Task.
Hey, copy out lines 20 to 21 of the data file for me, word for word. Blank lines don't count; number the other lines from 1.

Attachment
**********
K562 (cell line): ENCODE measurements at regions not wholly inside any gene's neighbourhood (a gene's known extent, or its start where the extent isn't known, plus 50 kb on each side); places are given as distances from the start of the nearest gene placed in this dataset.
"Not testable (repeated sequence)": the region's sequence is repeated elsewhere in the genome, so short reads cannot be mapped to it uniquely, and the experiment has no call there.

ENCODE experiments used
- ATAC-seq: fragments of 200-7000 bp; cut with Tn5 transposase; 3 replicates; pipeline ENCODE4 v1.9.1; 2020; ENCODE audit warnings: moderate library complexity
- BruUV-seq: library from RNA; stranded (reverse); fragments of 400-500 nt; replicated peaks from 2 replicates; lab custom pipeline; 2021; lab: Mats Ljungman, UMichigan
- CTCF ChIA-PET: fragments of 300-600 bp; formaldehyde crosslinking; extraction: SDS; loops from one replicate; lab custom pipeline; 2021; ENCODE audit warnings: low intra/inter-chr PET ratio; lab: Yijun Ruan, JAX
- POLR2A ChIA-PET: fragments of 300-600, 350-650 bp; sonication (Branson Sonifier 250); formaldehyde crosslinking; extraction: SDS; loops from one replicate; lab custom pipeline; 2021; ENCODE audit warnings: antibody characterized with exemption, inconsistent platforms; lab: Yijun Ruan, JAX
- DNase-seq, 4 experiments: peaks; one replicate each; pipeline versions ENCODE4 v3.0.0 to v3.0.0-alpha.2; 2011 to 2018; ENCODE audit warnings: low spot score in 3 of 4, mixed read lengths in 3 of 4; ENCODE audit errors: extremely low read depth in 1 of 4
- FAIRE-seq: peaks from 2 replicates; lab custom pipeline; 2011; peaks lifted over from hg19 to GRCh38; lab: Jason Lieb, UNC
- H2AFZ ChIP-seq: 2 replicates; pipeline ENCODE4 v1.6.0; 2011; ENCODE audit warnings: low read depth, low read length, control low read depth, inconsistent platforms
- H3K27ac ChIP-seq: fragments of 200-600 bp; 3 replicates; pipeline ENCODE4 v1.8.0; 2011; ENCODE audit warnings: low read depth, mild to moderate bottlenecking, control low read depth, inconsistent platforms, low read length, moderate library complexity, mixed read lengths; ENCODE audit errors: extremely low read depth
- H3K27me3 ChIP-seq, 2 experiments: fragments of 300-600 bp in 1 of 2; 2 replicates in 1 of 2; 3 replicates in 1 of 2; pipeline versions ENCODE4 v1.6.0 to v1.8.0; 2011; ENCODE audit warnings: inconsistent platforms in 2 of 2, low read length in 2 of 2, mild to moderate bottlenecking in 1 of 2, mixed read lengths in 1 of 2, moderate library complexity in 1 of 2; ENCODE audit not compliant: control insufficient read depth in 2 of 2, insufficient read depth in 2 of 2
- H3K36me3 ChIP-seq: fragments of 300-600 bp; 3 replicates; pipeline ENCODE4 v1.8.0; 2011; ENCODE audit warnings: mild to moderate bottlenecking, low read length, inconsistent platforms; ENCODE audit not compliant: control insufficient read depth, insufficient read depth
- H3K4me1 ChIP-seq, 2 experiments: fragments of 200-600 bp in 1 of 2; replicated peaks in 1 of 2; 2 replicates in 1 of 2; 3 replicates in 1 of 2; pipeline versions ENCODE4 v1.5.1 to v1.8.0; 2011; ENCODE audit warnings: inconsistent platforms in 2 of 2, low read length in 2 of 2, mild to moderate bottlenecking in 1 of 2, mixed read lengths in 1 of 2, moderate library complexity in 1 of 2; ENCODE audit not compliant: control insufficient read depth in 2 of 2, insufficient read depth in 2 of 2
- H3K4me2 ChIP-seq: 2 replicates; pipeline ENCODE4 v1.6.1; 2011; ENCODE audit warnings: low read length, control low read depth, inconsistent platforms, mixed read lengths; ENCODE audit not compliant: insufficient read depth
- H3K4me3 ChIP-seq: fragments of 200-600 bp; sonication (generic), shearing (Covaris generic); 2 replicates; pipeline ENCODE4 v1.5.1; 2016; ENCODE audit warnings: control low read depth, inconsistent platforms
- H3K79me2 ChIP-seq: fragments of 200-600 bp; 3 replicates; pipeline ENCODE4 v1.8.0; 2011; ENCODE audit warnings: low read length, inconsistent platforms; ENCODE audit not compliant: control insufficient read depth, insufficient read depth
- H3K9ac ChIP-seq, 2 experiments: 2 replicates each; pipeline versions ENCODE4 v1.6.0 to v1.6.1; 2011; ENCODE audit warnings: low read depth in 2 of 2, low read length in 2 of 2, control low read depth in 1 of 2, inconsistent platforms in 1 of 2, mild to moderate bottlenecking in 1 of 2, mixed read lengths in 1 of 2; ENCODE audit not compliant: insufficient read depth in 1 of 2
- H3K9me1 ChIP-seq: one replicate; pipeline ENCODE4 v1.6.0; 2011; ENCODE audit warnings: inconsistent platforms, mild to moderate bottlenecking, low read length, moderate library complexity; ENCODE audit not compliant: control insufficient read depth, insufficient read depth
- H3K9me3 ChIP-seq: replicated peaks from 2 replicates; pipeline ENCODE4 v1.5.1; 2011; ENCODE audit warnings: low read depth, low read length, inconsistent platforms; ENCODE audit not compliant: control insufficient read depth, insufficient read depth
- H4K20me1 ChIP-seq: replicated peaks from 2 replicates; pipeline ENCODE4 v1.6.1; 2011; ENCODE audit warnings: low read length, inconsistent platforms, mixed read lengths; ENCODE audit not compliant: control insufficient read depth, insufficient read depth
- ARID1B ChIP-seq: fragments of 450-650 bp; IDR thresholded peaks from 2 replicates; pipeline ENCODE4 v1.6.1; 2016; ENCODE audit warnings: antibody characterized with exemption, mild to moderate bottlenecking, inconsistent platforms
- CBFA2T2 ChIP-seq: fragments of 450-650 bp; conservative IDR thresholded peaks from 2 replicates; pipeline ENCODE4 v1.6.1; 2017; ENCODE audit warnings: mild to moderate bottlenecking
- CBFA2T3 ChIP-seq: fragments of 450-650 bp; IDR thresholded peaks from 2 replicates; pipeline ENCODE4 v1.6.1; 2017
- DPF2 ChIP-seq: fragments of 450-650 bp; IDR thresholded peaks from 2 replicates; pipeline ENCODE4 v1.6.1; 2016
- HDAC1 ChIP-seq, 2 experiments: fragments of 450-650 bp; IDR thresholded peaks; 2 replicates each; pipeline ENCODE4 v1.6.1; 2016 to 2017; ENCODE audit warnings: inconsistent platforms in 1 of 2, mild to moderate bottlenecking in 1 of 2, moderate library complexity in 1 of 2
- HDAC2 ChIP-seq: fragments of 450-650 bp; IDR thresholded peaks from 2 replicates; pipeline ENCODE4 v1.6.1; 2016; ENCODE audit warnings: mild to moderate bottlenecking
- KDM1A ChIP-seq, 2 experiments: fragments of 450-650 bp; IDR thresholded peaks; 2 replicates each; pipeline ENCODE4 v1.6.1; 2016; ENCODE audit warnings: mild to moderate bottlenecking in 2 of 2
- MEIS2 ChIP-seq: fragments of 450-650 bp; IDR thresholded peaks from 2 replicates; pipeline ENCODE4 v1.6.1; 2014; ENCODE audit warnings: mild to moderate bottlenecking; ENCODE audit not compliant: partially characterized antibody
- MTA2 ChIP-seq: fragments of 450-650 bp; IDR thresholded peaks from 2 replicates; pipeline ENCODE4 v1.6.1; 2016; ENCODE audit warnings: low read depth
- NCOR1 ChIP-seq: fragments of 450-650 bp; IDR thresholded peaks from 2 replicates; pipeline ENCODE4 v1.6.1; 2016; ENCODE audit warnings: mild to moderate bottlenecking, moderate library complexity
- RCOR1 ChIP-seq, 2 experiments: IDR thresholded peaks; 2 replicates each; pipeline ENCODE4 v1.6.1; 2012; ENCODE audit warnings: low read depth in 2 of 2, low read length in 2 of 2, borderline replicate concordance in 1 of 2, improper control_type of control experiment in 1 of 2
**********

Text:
- H3K9me3 ChIP-seq: replicated peaks from 2 replicates; pipeline ENCODE4 v1.5.1; 2011; ENCODE audit warnings: low read depth, low read length, inconsistent platforms; ENCODE audit not compliant: control insufficient read depth, insufficient read depth
- H4K20me1 ChIP-seq: replicated peaks from 2 replicates; pipeline ENCODE4 v1.6.1; 2011; ENCODE audit warnings: low read length, inconsistent platforms, mixed read lengths; ENCODE audit not compliant: control insufficient read depth, insufficient read depth